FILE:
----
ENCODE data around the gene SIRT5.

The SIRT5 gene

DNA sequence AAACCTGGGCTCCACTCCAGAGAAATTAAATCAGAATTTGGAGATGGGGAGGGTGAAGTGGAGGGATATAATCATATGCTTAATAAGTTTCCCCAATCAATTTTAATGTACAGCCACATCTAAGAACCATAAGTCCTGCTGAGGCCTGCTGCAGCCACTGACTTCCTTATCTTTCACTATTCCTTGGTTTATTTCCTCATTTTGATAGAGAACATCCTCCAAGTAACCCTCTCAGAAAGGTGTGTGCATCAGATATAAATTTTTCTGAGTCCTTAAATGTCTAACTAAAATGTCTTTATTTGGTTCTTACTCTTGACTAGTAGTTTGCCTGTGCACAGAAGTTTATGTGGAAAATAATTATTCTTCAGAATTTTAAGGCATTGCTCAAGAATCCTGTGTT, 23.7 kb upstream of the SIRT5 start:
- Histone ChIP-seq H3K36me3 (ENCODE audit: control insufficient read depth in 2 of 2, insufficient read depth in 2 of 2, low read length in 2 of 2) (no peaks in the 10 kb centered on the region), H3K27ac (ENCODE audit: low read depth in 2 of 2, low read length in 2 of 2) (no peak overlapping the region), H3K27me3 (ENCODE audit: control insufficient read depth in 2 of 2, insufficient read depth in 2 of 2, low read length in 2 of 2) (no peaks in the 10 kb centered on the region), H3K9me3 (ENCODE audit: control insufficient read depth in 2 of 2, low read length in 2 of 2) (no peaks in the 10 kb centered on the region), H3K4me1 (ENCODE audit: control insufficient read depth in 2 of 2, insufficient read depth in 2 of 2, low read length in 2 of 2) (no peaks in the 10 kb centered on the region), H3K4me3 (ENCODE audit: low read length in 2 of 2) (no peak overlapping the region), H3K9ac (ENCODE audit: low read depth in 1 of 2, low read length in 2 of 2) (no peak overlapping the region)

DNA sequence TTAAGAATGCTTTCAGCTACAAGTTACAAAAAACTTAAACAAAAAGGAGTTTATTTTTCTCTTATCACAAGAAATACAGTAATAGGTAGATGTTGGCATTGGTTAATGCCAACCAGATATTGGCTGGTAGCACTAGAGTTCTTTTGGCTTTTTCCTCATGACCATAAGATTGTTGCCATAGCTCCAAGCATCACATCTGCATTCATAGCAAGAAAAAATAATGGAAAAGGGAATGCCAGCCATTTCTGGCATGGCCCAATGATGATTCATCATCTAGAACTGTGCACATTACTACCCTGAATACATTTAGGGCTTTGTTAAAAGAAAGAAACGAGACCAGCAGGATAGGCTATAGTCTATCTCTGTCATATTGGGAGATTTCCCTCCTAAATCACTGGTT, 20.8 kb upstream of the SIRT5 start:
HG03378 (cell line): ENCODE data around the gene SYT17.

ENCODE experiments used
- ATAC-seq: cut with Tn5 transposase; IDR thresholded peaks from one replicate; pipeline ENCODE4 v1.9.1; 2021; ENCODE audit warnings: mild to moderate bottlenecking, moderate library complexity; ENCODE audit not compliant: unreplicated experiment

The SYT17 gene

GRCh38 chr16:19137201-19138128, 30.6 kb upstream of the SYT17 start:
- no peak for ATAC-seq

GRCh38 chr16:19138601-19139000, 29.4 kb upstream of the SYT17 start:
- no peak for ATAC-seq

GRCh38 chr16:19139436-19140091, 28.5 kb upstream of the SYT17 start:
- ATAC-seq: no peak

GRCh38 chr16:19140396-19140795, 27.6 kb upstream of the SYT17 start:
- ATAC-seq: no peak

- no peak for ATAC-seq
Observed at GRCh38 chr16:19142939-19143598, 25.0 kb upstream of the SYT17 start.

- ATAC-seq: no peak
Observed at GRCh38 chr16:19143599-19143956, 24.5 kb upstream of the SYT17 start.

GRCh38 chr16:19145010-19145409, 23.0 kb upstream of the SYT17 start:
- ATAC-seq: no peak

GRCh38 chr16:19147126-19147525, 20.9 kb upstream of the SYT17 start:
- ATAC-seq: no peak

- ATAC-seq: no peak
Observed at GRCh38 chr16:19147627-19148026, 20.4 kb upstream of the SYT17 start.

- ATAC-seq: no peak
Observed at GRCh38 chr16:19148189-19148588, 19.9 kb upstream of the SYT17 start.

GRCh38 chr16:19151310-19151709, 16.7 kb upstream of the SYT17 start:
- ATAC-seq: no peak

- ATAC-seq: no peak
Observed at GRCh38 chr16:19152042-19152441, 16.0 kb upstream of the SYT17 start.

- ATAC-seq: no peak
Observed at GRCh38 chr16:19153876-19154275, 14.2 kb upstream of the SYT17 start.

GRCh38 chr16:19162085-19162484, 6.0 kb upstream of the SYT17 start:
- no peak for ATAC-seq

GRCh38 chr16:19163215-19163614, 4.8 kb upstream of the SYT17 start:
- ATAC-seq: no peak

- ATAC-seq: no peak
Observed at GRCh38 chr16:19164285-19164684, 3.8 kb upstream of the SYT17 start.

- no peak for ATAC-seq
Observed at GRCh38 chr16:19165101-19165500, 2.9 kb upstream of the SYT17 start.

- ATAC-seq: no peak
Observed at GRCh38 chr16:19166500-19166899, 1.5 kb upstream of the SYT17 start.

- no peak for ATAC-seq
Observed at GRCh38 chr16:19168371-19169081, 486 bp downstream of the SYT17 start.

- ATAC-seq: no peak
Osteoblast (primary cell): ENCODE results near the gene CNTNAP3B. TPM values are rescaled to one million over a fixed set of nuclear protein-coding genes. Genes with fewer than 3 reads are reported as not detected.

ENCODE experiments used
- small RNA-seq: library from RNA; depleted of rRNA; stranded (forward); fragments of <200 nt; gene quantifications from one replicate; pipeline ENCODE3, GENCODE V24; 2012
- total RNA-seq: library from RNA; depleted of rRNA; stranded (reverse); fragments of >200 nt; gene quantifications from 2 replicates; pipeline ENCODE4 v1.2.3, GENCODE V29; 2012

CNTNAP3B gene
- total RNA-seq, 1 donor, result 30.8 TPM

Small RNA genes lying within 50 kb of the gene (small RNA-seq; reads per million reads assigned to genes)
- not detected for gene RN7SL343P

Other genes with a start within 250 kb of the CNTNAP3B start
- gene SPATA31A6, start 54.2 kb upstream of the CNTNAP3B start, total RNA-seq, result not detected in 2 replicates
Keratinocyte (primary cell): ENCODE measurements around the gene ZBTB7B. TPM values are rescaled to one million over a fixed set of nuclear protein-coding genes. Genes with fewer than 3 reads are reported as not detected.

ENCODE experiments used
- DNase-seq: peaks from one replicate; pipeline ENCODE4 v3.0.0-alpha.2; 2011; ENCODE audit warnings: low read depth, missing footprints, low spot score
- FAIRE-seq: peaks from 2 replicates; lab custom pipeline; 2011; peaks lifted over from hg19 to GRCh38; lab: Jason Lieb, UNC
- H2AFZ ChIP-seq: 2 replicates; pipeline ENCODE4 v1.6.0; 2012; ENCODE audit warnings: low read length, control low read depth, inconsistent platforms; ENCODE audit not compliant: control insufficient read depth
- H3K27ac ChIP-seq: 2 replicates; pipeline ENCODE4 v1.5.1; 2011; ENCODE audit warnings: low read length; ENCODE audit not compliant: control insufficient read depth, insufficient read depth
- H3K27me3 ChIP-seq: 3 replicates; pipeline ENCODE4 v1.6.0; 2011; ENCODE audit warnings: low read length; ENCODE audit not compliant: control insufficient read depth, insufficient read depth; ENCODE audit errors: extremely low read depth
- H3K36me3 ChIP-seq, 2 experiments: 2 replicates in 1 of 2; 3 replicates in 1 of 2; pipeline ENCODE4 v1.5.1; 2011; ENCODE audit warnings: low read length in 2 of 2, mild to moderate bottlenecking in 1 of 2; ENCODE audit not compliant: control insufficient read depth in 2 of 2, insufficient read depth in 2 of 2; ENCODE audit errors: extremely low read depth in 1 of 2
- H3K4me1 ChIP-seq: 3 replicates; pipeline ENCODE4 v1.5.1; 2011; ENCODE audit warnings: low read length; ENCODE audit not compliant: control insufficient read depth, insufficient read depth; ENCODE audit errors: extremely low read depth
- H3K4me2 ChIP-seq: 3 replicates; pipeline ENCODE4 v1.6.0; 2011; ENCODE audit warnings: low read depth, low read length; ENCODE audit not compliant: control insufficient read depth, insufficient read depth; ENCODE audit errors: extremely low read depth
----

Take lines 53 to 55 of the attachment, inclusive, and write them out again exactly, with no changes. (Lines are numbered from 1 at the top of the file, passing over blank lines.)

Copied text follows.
CNTNAP3B gene
- total RNA-seq, 1 donor, result 30.8 TPM

Small RNA genes lying within 50 kb of the gene (small RNA-seq; reads per million reads assigned to genes)